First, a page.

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Boy shaves head to support best friend’s little brother diagnosed with leukemia

FORT WAYNE, Ind. (Fort Wayne’s NBC) — A nine-year-old boy surprised his best friend, and his mother, by doing something selfless.

“Sometimes people call me bald and I just don’t care about it. I just stay who I am and I just stay who I represent, which is Riley Children’s Hospital,” Walter Paige says proudly.

Paige’s aunt was treated at Riley years ago, so when he learned his best friend’s little brother was just diagnosed and treated there for leukemia, he shaved his head to show support for all its patients.

But he didn’t stop there.

“I wanted to give Marshall a gift. I know that he would come home to something really snuggly like a little smiley faced teddy bear. Because he’s been through a lot at Riley. Yes, he has,” he says.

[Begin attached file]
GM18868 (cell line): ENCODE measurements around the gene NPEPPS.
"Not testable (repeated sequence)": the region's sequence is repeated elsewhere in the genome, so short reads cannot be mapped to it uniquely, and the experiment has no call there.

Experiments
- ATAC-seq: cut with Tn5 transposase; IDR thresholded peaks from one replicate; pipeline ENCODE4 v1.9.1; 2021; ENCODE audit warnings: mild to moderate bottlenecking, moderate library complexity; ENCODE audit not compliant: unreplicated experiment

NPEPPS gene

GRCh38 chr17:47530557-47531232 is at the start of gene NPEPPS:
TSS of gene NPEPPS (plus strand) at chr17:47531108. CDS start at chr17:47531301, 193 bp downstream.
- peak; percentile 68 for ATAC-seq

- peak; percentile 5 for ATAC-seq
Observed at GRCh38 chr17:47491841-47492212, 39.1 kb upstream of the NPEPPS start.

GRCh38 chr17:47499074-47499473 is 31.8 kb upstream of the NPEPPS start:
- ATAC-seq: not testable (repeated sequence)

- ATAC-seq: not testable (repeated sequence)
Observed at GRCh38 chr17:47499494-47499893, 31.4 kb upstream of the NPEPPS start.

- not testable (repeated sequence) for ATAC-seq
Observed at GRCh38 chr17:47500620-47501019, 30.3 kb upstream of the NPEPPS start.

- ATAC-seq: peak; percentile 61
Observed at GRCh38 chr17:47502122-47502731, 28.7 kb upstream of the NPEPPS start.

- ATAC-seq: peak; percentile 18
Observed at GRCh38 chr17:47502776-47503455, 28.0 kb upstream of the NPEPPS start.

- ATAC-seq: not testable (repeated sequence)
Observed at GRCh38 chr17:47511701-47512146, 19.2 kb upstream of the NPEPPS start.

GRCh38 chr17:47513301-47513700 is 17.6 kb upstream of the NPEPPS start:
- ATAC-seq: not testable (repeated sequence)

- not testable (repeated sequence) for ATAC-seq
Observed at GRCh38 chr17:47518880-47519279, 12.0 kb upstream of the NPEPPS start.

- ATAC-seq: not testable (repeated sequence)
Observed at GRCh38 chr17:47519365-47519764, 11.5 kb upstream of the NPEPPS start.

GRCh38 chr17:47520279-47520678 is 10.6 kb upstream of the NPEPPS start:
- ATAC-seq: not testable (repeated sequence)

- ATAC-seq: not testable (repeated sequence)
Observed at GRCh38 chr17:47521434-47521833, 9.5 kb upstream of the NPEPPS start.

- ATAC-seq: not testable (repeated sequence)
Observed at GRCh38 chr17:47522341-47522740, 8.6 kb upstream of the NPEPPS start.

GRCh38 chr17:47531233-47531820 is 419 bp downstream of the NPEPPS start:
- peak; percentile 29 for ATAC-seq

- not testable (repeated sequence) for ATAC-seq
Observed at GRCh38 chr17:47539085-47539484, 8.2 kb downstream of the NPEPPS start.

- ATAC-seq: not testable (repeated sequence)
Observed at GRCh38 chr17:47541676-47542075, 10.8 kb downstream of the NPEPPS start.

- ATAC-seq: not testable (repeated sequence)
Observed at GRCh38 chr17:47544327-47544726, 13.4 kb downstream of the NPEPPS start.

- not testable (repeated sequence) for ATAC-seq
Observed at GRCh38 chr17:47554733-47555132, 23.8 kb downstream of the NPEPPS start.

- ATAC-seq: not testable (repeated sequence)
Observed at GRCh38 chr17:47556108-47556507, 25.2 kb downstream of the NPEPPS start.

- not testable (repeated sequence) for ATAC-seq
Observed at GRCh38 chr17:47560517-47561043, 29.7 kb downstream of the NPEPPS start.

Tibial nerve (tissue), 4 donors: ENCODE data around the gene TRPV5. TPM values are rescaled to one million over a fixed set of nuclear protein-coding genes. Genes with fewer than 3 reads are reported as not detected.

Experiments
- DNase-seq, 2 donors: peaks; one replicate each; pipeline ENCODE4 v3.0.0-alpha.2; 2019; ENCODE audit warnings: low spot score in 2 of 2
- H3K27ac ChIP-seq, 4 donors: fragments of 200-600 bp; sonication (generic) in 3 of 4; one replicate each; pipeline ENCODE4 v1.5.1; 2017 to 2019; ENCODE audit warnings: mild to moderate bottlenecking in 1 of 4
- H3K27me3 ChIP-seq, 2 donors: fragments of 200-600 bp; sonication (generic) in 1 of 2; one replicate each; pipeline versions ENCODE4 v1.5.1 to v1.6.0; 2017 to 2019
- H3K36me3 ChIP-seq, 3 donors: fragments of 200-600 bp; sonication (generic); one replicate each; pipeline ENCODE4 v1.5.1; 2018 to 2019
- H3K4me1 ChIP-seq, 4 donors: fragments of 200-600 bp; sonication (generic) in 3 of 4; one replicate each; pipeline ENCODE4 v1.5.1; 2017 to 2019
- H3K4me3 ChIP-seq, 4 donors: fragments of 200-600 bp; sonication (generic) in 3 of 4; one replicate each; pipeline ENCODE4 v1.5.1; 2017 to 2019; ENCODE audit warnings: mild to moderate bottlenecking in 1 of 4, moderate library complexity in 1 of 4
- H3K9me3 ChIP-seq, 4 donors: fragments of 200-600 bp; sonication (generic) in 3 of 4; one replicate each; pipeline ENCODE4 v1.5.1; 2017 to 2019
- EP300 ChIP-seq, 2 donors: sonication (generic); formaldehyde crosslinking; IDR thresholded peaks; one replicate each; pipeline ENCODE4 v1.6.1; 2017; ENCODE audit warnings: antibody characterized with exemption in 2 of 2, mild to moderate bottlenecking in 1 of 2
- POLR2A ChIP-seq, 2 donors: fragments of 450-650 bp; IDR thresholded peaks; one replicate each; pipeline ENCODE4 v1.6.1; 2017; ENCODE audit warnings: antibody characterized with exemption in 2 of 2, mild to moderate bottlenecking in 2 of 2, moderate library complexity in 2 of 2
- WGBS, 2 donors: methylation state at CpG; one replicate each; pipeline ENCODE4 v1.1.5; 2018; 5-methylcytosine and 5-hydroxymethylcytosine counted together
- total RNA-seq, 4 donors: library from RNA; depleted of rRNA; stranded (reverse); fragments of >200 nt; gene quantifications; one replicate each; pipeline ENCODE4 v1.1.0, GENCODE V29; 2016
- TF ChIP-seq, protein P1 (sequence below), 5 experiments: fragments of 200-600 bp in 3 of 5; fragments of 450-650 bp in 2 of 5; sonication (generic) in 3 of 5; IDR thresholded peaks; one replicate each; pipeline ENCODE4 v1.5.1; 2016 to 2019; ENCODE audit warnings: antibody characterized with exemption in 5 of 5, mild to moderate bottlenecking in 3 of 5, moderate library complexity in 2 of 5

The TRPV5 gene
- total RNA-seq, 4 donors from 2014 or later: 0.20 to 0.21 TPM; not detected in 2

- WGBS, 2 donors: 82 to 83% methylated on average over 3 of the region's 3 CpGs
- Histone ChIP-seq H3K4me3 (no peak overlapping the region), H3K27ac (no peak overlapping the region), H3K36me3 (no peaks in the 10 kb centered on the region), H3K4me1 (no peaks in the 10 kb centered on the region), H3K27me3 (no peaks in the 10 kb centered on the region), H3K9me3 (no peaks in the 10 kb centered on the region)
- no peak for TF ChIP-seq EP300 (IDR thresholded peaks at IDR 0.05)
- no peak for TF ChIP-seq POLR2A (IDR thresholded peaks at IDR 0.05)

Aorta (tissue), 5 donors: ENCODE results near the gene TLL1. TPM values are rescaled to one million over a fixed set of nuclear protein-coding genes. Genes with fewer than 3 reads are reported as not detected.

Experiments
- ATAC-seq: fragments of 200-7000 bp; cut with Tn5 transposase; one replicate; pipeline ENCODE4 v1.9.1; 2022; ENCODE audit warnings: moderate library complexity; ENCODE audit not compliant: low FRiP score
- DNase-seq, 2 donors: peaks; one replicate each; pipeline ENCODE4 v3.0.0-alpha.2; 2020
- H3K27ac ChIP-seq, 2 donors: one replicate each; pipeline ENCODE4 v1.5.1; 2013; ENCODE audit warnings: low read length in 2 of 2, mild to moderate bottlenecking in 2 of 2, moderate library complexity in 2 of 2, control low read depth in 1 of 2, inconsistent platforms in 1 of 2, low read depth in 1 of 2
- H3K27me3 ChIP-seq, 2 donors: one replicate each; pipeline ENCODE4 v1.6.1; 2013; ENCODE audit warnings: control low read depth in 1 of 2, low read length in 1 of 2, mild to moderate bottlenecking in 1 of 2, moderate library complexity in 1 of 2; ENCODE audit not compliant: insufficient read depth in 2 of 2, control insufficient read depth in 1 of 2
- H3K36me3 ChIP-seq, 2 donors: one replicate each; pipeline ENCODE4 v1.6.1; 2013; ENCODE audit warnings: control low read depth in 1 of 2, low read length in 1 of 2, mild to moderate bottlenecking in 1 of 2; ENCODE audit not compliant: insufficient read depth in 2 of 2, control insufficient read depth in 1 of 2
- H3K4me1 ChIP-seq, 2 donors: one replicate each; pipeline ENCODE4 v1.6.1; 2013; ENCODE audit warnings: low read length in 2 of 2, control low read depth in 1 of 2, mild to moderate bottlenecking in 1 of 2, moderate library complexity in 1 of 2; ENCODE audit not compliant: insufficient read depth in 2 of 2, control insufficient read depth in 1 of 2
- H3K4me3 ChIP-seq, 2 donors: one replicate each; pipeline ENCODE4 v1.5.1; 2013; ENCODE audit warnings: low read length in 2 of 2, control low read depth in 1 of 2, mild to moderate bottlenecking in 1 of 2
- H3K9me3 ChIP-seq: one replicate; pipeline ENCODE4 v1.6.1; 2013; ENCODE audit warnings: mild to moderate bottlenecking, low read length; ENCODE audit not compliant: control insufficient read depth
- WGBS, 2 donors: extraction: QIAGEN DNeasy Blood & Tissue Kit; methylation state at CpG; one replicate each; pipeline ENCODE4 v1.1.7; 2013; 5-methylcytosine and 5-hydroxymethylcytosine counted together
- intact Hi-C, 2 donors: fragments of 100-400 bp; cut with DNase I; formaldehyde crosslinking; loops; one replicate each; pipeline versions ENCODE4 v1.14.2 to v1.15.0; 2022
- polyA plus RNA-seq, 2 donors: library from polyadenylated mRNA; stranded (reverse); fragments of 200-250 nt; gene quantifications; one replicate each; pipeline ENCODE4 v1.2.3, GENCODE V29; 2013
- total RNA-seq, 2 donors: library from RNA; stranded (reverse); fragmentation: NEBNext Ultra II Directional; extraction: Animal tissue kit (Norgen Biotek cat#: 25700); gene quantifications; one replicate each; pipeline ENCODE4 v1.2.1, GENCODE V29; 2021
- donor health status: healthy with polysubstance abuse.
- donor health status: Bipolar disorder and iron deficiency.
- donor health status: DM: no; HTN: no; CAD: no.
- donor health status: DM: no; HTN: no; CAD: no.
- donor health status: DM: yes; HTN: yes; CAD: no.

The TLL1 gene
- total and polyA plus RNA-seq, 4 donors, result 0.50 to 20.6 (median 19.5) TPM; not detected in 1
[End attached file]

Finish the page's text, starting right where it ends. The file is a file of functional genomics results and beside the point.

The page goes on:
Even though two-year-old Marshall loves the Chicago Blackhawks, and Walter built him a bear wearing a full Hawks hockey outfit, Marshall wasn’t sure what to think at first.

But his mom knows exactly what to think.

“He loves hockey so that’s a huge win right there,” Abby Warner says.

She says it’s been a whirlwind few weeks, with what began as persistent ear infections and fevers.

When a freckle-like rash developed, she took Marshall to the hospital, where doctors did blood work.

The next day they went to Riley to begin treatment, and just returned home this week.

And she loves that Walter wanted to support not only Marshall, but his best friend Maxwell, too.

“My heart. It just pulls on my heart to see Max’s friend rally around him and support him in that way is really neat to see,” she says.

Walter’s mother is thrilled that her only child is taking the idea of selflessness to heart.

“It showed that he’s really been listening to the things we tell him and talk about as far as being selfish and giving to others. So we were definitely excited,” Tyko Williams says.

Thanks to Walter, little Marshall now has his own really snuggly, smiley faced teddy bear to comfort him as he goes through weekly chemo treatments to fight his leukemia.

Corinne Rose

Corinne Rose is a reporter for WPTA.

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